DTG-Based Medications May Allow Faster Suppression of HIV in Semen

MedicalResearch.com Interview with:
Arkaitz Imaz Vacas
HIV and STD Unit, Department of Infectious Diseases
Hospital Universitari de Bellvitge

MedicalResearch.com: What is the background for this study?

Response: Sexual transmission is the most common route of human immunodeficiency virus (HIV) acquisition in most regions of the world.

The male genital tract is a separate reservoir for HIV and may contribute to HIV shedding in seminal fluid even in individuals receiving antiretroviral (ARV) therapy (ART). Treatment of HIV-infected patients with currently available combined ART suppresses HIV in blood and also in genital fluids and reduces the risk of HIV acquisition by their sexual partners. However, sexual HIV transmission is possible even in patients on ART, especially if treatment was initiated recently. Thus, the ability of ARV drugs to penetrate into the male genital tract is a key factor for achieving HIV suppression in seminal fluid and preventing sexual transmission of the virus.

Dolutegravir (DTG) is a new integrase inhibitor (INI) with high antiviral potency and a high genetic barrier to resistance. In large phase III-a randomized clinical trials, DTG in combination with 2 nucleos(t)ide reverse-transcriptase inhibitors (NRTIs) has shown noninferiority compared with raltegravir and superiority to efavirenz or ritonavir-boosted darunavir as first-line therapy in treatment-naive HIV-1 infected patients. A study in healthy volunteers showed that DTG penetration in seminal fluid was <7% of DTG exposure in blood plasma (BP), and the median seminal concentration at the end of the dosing interval (C24h) was lower than the in vitro protein-adjusted (PA) 90% inhibitory concentration (IC90) for wild-type HIV-1. However, information about protein unbound DTG fraction in seminal fluid is lacking and there is no information regarding DTG concentrations in the semen of HIV-1–infected patients or the antiviral activity of a DTG-based ARV combination in this compartment.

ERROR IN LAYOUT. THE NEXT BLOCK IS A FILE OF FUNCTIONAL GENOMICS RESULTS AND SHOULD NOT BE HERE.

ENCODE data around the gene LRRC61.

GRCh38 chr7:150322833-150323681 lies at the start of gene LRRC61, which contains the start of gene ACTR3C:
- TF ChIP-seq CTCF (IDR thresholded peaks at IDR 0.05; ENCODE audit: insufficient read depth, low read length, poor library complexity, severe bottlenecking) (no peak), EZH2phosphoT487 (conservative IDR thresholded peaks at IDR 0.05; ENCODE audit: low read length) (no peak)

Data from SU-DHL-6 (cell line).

The aim of this study was to compare viral decay kinetics and DTG concentrations (total drug and unbound fraction) in the seminal plasma (SP) and BP in a group of treatment-naive HIV-1 infected patients starting DTG plus abacavir (ABC) and lamivudine (3TC) once daily.

MedicalResearch.com: What are the main findings?

Response: The median HIV-1 RNA decrease from baseline was significantly smaller in SP than in BP samples at all time points and HIV-RNA decline in SP was significantly more heterogeneous compared to BP. These findings are consistent with differing decay dynamics in the 2 compartments. To further evaluate the dynamics of viral decay after ART initiation based on HIV-1 RNA decreases in BP and SP samples, the model that best fit our data was 2-phase decay kinetics followed by a plateau.

Viral decay was significantly faster in BP than in SP in the first decay phase and statistically differences were not found in the second phase. Despite the initially faster HIV-1 RNA decay in BP, the median time to HIV-1 RNA >99%). However, the median free DTG fraction in SP was 48% of the total drug and therefore, we could estimate that the seminal unbound DTG C24h was higher than the in vitro unbound IC50 for wild type HIV-1 in all participants, with a median of 214-fold higher than this IC50.

MedicalResearch.com: What should readers take away from your report?

Response: The integrase inhibitors have demonstrated to achieve plasma HIV-1 RNA suppression faster than other ARV classes. In this study we observed that an ARV regimen containing the integrase inhibitor DTG also achieves rapid HIV-1 RNA suppression in semen. Taking into account that recent studies have demonstrated sexual HIV transmission during the first 6 months after ART initiation with other ARV classes, the rapid seminal HIV suppression achieved with this DTG-based regimen can be of interest especially for HIV-infected individuals with high risk sexual behavior.

Several ARV drugs are highly bound to blood plasma proteins that might limit the penetration into HIV reservoirs such as genital tract. However, binding protein concentrations is lower in SP than in BP and protein binding of certain ARV drugs has been found to be lower in SP. It was the case of DTG: the median free DTG fraction observed in BP was 0.45% of the total drug, whereas the median free DTG fraction in SP was 48% of the total drug.

MedicalResearch.com: What recommendations do you have for future research as a result of this study?

Response: The assessment of free-drug fractions is of interest to evaluate the effective penetration and activity of ARV drugs in the genital reservoir.
It could be of interest to evaluate the viral decay kinetics in seminal plasma with other integrase inhibitors as well as other new ARV agents or formulations.

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J Infect Dis. 2016 Nov 15;214(10):1512-1519. Epub 2016 Aug 30.
HIV-1-RNA Decay and Dolutegravir Concentrations in Semen of Patients Starting a First Antiretroviral Regimen.
Imaz A1, Martinez-Picado J2,3,4, Niubó J5, Kashuba AD6, Ferrer E1, Ouchi D4, Sykes C6, Rozas N1, Acerete L1, Curto J1, Vila A1, Podzamczer D1.

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